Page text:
FAWE Strategic Plan 2008-2012

Forum for African Women Educationalists (FAWE)

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Publication Date: 2008
Author/Publisher: Forum For African Women Educationalists (FAWE)
Language: English

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In the last decade, significant steps have been made towards achieving gender equality in education across Africa. Many sub-Saharan Africa countries have now concrete interventions to ensure free and compulsory primary education for all.

However poverty, gender bias, disease, conflict, and unfavourable teaching and learning conditions remain major obstacles to widespread educational provision in Africa. The Education for All (EFA) Goal number 5 and Millennium Development Goal number 2, of reaching gender parity in enrolment by 2005 have been missed by most African countries. It is clear, that unless strategies and actions are accelerated, both EFA goals and MDGs are unlikely to be achieved.

FAWE believes that education is a human right and that all citizens, including girls and women, must enjoy that right. That is why since its inception fifteen years ago, and as the leading African Non-Governmental Organization (NGO) advocating for girls’ education, FAWE works tirelessly with African governments to ensure that they provide quality education to all, with a particular emphasis on girls’ education. FAWE has been at the forefront of the promotion of gender equality and equity in education, thus progressively fulfilling its mission at all levels.

FAWE’s strength lies in unique and direct links with Ministries of Education (MOEs), funding partners and a wide array of education stakeholders. As a strategy to reach more girls within the disadvantaged regions of sub-Saharan Africa, FAWE continues to form strong partnerships with organizations and agencies at the continental, national and local levels. FAWE members, active in 33 sub-Saharan African countries, advocate, mentor and share their expertise at the national level to accelerate girls’ educational access, retention and performance. Yet, in order to make our work more impactful, FAWE National Chapters need to be strengthened, staff and members need to increase their competencies to harness the power of the mobilisation and activism of FAWE chapters at country-level.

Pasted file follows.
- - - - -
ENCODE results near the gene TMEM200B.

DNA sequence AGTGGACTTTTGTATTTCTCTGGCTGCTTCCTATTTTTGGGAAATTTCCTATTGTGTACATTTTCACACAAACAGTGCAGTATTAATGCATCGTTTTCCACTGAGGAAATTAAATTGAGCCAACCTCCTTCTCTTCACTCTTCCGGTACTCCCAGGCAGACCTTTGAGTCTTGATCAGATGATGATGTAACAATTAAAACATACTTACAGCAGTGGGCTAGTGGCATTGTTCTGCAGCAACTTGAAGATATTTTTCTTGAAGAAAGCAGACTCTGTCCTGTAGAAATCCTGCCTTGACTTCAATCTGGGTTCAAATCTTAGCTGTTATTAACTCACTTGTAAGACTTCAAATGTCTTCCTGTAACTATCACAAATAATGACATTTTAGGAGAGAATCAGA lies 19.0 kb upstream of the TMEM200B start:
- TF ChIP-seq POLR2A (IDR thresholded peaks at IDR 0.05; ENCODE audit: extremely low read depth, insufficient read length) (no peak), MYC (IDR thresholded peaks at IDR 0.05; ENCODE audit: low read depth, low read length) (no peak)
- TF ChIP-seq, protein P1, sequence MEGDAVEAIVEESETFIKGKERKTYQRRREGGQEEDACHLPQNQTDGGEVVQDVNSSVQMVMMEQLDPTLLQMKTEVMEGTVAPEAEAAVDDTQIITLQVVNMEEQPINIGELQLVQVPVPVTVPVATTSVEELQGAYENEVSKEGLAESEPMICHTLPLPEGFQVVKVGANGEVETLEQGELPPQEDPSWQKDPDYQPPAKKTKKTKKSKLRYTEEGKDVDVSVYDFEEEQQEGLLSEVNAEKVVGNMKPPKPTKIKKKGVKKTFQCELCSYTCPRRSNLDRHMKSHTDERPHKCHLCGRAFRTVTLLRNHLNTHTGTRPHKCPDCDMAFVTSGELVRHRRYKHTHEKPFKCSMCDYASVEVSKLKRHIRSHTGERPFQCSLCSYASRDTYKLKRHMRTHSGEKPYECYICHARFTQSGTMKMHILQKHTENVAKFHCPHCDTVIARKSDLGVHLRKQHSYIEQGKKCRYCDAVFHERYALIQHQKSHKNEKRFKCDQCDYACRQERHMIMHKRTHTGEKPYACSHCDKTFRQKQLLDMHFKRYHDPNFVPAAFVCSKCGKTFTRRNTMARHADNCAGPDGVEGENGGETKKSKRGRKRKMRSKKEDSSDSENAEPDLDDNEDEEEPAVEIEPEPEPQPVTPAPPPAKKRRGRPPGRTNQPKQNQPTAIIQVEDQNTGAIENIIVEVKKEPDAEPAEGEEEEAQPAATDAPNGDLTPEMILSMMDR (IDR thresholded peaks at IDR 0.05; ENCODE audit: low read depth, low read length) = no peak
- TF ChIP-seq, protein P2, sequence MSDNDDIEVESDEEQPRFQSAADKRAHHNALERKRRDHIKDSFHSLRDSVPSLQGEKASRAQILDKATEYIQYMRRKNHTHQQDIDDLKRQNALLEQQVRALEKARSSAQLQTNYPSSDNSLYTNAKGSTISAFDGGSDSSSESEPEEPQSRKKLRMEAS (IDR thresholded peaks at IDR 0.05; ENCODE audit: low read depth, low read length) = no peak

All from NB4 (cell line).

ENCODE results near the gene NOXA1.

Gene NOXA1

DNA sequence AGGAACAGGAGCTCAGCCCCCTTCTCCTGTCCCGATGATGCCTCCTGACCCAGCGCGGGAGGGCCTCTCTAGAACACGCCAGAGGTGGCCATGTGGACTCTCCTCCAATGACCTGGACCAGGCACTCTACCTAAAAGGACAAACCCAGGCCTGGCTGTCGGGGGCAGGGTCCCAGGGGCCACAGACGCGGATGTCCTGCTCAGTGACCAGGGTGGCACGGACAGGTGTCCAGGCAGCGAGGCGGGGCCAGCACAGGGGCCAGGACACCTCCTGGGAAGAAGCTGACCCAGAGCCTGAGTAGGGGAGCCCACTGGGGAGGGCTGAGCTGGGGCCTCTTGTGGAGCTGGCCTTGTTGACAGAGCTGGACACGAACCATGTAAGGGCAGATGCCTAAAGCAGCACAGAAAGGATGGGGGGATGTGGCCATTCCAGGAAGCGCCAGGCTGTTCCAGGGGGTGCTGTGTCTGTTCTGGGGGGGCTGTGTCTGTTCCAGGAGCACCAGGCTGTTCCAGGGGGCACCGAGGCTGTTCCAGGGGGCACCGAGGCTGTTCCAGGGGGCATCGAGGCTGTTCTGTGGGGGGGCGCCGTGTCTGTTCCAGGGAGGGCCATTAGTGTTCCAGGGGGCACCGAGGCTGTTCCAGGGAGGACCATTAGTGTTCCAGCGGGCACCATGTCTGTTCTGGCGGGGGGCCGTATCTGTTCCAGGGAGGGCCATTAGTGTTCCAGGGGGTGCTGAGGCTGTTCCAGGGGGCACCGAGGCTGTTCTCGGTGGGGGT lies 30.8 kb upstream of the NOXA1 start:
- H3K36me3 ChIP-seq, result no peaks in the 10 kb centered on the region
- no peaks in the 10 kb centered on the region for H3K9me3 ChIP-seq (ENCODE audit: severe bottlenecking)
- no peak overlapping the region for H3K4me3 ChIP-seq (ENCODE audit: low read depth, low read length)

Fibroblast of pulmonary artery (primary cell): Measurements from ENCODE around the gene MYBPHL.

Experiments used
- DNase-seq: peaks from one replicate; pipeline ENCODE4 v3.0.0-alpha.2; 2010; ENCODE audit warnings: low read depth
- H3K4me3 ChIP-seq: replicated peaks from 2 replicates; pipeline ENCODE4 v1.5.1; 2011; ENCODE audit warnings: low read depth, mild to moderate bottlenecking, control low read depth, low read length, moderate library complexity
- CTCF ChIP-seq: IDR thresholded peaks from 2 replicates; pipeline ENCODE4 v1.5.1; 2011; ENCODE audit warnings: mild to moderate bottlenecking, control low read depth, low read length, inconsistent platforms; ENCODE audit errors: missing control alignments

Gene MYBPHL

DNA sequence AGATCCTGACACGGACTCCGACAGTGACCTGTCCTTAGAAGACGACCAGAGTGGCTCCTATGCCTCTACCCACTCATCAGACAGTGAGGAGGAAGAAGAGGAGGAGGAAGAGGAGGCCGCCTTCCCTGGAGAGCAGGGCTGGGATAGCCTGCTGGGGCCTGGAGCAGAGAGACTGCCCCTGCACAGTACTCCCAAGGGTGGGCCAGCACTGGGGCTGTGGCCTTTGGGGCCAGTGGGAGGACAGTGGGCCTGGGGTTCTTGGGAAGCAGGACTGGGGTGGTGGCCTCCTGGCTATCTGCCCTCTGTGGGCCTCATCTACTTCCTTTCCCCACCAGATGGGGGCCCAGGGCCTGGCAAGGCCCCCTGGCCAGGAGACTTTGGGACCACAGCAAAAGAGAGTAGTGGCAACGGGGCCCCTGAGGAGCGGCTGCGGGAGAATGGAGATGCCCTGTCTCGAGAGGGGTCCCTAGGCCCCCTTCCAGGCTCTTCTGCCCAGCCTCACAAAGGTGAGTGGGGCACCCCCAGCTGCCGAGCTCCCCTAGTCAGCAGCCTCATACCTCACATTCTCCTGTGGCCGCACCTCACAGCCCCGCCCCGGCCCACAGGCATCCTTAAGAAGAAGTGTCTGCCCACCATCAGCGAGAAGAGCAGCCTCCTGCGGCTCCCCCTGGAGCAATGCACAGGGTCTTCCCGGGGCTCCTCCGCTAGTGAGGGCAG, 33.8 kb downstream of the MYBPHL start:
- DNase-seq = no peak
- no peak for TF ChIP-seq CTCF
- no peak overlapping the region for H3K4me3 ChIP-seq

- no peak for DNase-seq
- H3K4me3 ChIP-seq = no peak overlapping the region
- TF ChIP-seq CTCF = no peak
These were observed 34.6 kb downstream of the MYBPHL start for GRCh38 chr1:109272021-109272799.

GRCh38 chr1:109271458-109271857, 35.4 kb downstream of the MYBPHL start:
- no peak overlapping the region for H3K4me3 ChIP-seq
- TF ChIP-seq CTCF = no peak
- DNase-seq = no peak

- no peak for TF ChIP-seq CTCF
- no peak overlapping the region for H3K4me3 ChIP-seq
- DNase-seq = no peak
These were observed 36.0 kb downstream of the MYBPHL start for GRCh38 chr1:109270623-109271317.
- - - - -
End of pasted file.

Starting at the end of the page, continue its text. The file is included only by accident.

This Strategic Plan 2008-2012 is FAWE’s vehicle for consolidating the important work we have been doing for the past 15 years, while striving to meet persistent and emerging challenges that hinder girls’ educational access, retention, performance and life chances. The Plan is the product of serious consultations with all FAWE stakeholders including members, Ministries of Education, funding partners and FAWE staff at regional and national levels.

We are at a crossroads and must surmount enormous challenges in order to live up to our ambitions and expectations for the girls of Africa. FAWE’s action has had undeniable impact across the African continent. This Plan provides FAWE an opportunity to consolidate its good practices and to scale up its successful models in order to reach all African girls, those who are out of school and those who never made it to schools, those who are excluded because of gender, ethnicity, age, poverty and socio-economic status, linguistic background, place of residence, disability or any other reason. If quality education for all is to be a reality, gender equity and equality issues must remain a priority in the African education agenda. It is proven that FAWE gender-responsive approaches benefit not just girls, but also help to increase educational quality
wherever they are applied.

Although FAWE’s work is informed by global education trends, our objectives and activities during this Plan period will provide localized solutions in order to address specific challenges in African education, using a national or regional approach as may be necessary. Depending on countries’ needs, interventions will be designed to provide targeted solutions. For instance, provision of qualifying vocational training to girls in conflict or post-conflict situations will be a major undertaking. The effective implementation of this 2008-2012 Strategic Plan will be decisive in augmenting the impact of FAWE’s work on gender-responsiveness in education, as the organisation continues to foster equal and quality education for African girls at all levels. I wish to thank all those who brought this Strategic Plan to fruition. I thank all who have endured
the interviews, gave contributions, advice and critiques to develop and improve this document.


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